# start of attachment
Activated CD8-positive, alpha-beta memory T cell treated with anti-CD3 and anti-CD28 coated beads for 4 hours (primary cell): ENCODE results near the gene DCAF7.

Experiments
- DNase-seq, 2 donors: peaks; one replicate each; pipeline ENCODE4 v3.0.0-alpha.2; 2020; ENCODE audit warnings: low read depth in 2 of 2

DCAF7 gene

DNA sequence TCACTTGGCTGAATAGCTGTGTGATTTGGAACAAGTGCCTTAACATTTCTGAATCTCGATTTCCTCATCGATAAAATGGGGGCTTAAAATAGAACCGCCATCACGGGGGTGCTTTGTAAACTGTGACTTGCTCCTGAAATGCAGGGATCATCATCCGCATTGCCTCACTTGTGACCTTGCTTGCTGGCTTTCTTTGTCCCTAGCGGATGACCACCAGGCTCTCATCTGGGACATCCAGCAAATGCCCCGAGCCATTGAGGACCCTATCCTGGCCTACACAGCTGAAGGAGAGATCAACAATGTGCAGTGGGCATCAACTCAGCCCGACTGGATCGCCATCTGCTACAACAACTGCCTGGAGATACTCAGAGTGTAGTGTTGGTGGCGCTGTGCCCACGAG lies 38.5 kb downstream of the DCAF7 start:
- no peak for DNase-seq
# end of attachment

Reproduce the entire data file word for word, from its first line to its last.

Activated CD8-positive, alpha-beta memory T cell treated with anti-CD3 and anti-CD28 coated beads for 4 hours (primary cell): ENCODE results near the gene DCAF7.

Experiments
- DNase-seq, 2 donors: peaks; one replicate each; pipeline ENCODE4 v3.0.0-alpha.2; 2020; ENCODE audit warnings: low read depth in 2 of 2

DCAF7 gene

DNA sequence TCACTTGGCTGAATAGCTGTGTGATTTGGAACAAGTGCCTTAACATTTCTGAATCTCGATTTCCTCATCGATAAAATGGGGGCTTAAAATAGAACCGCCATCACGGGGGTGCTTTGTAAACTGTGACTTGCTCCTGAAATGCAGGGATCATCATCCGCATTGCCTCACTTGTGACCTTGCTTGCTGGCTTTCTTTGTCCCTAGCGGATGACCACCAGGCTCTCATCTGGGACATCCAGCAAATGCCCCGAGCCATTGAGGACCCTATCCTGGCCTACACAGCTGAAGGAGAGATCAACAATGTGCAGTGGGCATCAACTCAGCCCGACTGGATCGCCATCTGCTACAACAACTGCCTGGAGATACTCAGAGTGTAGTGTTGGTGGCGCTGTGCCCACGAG lies 38.5 kb downstream of the DCAF7 start:
- no peak for DNase-seq